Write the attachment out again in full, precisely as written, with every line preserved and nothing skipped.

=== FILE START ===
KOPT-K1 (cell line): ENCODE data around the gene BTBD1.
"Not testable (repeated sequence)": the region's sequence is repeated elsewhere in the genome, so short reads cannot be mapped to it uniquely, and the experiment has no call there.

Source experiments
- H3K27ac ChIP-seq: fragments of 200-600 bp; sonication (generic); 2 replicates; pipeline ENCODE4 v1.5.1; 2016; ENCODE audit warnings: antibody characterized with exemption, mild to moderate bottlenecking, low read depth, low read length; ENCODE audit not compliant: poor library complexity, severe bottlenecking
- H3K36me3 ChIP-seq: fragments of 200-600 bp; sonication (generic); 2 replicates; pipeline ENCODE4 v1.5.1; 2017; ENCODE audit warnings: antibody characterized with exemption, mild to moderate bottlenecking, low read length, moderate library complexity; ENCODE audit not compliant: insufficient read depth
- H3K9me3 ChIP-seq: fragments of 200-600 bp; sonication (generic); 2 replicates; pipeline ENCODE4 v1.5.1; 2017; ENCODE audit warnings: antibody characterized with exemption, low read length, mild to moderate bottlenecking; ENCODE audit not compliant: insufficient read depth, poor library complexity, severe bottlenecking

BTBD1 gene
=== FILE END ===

KOPT-K1 (cell line): ENCODE data around the gene BTBD1.
"Not testable (repeated sequence)": the region's sequence is repeated elsewhere in the genome, so short reads cannot be mapped to it uniquely, and the experiment has no call there.

Source experiments
- H3K27ac ChIP-seq: fragments of 200-600 bp; sonication (generic); 2 replicates; pipeline ENCODE4 v1.5.1; 2016; ENCODE audit warnings: antibody characterized with exemption, mild to moderate bottlenecking, low read depth, low read length; ENCODE audit not compliant: poor library complexity, severe bottlenecking
- H3K36me3 ChIP-seq: fragments of 200-600 bp; sonication (generic); 2 replicates; pipeline ENCODE4 v1.5.1; 2017; ENCODE audit warnings: antibody characterized with exemption, mild to moderate bottlenecking, low read length, moderate library complexity; ENCODE audit not compliant: insufficient read depth
- H3K9me3 ChIP-seq: fragments of 200-600 bp; sonication (generic); 2 replicates; pipeline ENCODE4 v1.5.1; 2017; ENCODE audit warnings: antibody characterized with exemption, low read length, mild to moderate bottlenecking; ENCODE audit not compliant: insufficient read depth, poor library complexity, severe bottlenecking

BTBD1 gene